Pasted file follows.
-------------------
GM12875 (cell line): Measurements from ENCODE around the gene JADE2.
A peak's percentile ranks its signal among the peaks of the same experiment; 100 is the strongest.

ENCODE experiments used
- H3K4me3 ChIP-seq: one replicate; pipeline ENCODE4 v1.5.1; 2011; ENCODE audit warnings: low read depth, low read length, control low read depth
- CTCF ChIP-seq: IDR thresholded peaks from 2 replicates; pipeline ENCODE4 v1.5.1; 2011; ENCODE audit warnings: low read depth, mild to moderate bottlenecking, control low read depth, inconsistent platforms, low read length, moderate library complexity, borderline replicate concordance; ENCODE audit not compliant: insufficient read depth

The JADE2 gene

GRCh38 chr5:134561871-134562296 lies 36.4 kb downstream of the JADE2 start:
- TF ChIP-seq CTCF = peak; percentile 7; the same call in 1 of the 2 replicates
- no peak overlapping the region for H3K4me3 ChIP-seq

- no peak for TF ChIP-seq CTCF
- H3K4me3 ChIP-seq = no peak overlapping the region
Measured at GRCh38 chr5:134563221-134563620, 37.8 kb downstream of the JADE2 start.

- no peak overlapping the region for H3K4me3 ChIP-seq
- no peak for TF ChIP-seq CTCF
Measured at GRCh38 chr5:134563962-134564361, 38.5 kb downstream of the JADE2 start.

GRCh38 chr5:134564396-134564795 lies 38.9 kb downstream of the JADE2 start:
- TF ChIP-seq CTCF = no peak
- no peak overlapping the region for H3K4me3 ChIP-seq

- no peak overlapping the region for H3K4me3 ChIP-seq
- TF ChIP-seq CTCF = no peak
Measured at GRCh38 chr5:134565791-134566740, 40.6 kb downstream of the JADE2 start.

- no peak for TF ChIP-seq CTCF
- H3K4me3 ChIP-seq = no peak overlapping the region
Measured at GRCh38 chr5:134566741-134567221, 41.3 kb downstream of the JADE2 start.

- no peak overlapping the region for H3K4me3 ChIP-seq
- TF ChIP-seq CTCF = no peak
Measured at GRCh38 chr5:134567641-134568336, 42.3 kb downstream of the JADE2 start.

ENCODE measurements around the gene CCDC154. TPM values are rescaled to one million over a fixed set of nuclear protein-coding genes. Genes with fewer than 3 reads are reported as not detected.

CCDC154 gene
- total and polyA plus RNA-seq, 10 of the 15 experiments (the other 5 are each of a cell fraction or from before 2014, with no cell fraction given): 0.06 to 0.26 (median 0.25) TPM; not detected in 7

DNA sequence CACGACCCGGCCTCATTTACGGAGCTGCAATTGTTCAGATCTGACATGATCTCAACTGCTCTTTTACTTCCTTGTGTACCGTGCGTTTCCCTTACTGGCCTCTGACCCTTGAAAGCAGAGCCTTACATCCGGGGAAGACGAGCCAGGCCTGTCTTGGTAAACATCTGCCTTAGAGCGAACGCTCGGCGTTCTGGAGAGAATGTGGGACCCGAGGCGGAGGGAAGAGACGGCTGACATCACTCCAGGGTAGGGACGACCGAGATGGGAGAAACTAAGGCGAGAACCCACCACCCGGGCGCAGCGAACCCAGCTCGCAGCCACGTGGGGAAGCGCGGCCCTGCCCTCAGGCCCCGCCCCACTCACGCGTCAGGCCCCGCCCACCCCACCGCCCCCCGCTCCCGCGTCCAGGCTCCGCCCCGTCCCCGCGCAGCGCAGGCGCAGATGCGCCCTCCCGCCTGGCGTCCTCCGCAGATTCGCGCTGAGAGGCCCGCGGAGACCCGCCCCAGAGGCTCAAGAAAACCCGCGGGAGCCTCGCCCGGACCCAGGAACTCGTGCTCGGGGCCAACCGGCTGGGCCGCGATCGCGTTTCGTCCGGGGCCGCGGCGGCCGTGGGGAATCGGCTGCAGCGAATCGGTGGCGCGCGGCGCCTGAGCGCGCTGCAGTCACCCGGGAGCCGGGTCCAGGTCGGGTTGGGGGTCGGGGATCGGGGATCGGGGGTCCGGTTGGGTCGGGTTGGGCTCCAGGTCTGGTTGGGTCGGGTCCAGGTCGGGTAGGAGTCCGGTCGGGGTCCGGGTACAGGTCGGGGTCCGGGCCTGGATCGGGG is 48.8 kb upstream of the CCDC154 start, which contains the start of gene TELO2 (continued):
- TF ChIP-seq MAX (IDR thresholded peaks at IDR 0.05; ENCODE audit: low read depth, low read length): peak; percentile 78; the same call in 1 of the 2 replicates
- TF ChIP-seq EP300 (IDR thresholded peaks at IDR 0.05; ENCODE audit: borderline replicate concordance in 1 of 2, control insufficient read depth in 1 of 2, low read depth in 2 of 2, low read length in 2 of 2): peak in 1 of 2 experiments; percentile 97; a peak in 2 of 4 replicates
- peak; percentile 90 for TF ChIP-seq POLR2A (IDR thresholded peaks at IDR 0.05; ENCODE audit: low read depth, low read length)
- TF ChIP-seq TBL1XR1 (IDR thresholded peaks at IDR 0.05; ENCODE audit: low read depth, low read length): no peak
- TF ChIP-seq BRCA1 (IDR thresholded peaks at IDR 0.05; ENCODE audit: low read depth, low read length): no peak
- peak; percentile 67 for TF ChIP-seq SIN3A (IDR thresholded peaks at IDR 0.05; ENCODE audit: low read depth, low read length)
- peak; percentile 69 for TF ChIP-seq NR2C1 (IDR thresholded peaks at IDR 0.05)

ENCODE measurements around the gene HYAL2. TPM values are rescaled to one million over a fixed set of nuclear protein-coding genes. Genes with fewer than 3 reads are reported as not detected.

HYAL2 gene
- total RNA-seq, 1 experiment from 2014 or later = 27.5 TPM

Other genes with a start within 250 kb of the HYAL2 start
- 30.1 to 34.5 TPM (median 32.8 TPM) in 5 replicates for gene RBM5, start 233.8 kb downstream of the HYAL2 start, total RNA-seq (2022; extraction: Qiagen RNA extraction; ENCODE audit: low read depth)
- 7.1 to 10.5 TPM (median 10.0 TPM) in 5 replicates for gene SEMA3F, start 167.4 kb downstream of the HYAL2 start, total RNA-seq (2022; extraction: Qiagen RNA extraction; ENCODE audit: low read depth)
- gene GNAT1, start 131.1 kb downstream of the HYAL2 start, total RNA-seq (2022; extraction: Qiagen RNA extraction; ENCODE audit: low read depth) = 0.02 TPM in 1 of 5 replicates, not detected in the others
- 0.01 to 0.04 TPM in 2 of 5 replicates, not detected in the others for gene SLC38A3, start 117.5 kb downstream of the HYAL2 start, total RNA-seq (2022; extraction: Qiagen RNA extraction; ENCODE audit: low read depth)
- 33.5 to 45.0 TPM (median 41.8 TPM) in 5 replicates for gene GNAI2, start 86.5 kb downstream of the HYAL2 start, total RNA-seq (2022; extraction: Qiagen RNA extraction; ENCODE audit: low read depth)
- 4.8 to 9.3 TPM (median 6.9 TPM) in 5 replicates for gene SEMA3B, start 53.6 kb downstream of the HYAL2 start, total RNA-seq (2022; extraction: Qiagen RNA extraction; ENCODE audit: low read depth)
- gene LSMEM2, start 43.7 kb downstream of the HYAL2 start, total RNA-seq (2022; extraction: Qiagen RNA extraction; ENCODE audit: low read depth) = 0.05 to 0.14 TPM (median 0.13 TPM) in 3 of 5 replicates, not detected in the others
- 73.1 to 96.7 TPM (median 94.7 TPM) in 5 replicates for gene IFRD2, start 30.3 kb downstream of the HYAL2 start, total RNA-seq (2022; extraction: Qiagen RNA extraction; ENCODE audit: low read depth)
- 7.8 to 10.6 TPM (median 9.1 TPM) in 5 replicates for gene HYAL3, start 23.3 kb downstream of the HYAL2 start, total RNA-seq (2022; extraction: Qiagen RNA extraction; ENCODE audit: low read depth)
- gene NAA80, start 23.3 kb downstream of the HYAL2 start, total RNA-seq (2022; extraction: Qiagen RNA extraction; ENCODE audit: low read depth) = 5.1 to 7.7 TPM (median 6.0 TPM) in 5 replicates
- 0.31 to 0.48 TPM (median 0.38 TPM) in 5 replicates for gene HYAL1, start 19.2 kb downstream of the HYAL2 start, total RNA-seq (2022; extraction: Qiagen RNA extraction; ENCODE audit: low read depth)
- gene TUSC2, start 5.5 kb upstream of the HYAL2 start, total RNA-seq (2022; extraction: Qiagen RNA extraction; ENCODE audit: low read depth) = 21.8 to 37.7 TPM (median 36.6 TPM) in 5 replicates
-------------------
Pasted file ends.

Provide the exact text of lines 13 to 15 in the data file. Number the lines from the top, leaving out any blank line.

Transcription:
- no peak overlapping the region for H3K4me3 ChIP-seq
- no peak for TF ChIP-seq CTCF
Measured at GRCh38 chr5:134563962-134564361, 38.5 kb downstream of the JADE2 start.